The AVR/Z80 Hybrid boards arrived yesterday. Excellent service as always from Hackvana, my preferred fabricator. I set about constructing the first board. I’ve not included the output port on the first one since I haven’t got the two relevant 74′ chips in stock but they are on order and not necessary for initial testing.

AVR-Z80 Hybrid v1.01 Assembled and Bare

AVR-Z80 Hybrid v1.01 Assembled and Bare

It went together pretty easily. I soldered the chip sockets first, then the capacitors and then followed with the rest of the components. The Z80 is an original Zilog chip, one of a few I own. Before inserting the AVR, Z80 & AMIC SRAM, I tested the 7404 oscillator and all was well. I then plugged in the AVR and tested it by loading the standard ‘Blink’ program via ICSP, OK so far. I added the Z80, still OK and then the SRAM – Ooops! Dead short (indicated by my PSU going into Constant Current). After a quizzical few moments I realised I had plugged it in backwards! Doh! Luckily, I have a number of this chip if this one has failed but I reversed it and all is well.

I have started writing some test code which I will publish when complete and working. At the moment, the code is getting the AVR ports set up for sending data over to the SRAM. I’m currently working out the best way to convert a Hex or Bin file into something that the Arduino IDE will accept as data in preparation for sending byte by byte over to the SRAM.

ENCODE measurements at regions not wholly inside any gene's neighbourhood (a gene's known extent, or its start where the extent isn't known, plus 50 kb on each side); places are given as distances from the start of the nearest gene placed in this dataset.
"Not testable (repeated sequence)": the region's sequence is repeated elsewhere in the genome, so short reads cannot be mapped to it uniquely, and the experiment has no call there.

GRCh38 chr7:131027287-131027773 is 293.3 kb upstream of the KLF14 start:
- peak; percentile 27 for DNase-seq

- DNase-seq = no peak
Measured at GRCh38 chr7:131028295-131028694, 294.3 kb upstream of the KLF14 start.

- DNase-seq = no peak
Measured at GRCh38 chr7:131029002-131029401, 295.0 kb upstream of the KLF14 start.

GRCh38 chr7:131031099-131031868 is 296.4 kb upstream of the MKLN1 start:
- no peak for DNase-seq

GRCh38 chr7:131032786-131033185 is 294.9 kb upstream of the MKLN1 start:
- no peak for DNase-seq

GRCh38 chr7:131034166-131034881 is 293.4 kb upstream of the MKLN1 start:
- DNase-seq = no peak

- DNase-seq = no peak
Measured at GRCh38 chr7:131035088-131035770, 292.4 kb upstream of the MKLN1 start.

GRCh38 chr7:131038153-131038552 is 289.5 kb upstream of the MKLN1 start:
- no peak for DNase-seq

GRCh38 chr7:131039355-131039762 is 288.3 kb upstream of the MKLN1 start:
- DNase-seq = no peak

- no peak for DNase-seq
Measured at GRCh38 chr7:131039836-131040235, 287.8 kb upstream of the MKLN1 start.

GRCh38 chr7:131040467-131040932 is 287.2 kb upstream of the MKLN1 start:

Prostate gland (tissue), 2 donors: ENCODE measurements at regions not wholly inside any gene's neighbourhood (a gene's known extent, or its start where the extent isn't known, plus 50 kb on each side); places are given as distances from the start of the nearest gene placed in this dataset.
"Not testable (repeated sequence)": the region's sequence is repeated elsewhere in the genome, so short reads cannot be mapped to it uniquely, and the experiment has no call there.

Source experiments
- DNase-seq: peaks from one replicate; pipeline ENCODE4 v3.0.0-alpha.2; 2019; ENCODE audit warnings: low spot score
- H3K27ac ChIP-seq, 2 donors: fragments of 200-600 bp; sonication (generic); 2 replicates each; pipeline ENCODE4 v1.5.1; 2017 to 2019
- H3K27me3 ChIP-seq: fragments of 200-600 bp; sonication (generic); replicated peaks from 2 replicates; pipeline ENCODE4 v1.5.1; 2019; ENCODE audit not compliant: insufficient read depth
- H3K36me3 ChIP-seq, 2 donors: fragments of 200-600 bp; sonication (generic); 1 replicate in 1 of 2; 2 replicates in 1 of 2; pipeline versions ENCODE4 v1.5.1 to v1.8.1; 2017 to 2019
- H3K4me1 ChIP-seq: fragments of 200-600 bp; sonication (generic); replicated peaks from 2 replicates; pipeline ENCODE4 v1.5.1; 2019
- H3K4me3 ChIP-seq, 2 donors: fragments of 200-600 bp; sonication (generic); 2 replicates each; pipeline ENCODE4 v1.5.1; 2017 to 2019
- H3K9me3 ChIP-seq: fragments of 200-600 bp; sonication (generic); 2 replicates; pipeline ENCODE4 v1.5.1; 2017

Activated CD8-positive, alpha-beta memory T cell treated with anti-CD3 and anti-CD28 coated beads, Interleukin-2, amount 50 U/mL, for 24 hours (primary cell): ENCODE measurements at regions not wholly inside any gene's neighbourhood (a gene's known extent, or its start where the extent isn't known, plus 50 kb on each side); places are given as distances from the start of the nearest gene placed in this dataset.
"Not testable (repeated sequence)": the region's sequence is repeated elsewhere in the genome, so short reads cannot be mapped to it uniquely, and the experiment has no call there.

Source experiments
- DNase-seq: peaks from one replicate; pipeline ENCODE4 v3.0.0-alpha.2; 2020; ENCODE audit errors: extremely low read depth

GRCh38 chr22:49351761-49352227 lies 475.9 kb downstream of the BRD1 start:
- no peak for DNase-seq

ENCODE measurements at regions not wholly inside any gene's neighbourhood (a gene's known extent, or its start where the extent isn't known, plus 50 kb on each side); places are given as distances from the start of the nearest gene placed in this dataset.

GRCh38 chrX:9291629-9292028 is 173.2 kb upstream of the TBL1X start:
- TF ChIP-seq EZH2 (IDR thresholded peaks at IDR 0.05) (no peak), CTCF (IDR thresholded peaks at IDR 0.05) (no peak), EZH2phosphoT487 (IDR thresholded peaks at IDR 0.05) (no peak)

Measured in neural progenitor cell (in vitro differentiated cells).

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Universal Regulator Board

I have just published my design for a Universal Regulator Board in the Non-AVR Projects section. The idea behind it was that I was using much the same power supply for the majority of my projects, a 7805 and associated components. I thought it would be a good idea to design a PCB that could be configured to accommodate any of the 78XX devices and also the 78(X)XX devices (i.e. 78L05).

Universal Regulator Board v1.0 Gerblook Front

Universal Regulator Board v1.0 Front

It features a polarity protection diode on the input, an optional power LED fed from the output and a snap-off heatsink support. Having built and tested one I found the snap-off to be a little stronger than I had imagined! However, it’s still functional.

I have already begun designing a new version with capability for more regulation devices. This will be released once fabricated by my favorite PCB fabrication house,, and tested but to whet your appetite:

Universal Regulator Board v1.1 Eagle Preview

Universal Regulator Board v1.1 Eagle Preview

This new version will be configurable for 78(X)XX, LM1117T and LM317 Variable Voltage regulators.

Another up and coming project is an AVR/Z80 Hybrid board. I’ve been a fan of the original Z80 microprocessor since the 80s when I used to program/hack and generally muck around with Sinclair Spectrums. For a goodly while now, I’ve had an itch to do some Z80 machine code programming just like in ‘The Old Days’ so I designed a board that accommodates a Z80 with 32Kb of SRAM, supervised by an Atmega1284.

Z80-Arduino Hybrid v1.01 Front

Z80-Arduino Hybrid v1.01 Front

The board includes a power light, an M1 indicator to show the Z80 running, reset switches for both the AVR and Z80 and an 8-bit output port for testing. This is very much a prototype and won’t be published on this site, however, if it proves to be successful, I have plans to double the SRAM and give the board a ‘proper’ expansion port. That design, if successful, will be published along with some sort of basic I/O expansion.

Initially, the AVR will have Z80 binary hard-coded into it so that when the board starts up, the AVR will suspend the Z80 with it’s /WAIT line, load the SRAM with the binary, assert the Z80’s /RESET line, drop the /WAIT and then drop the /RESET releasing the Z80 to run through the code in the SRAM. That’s the plan anyway.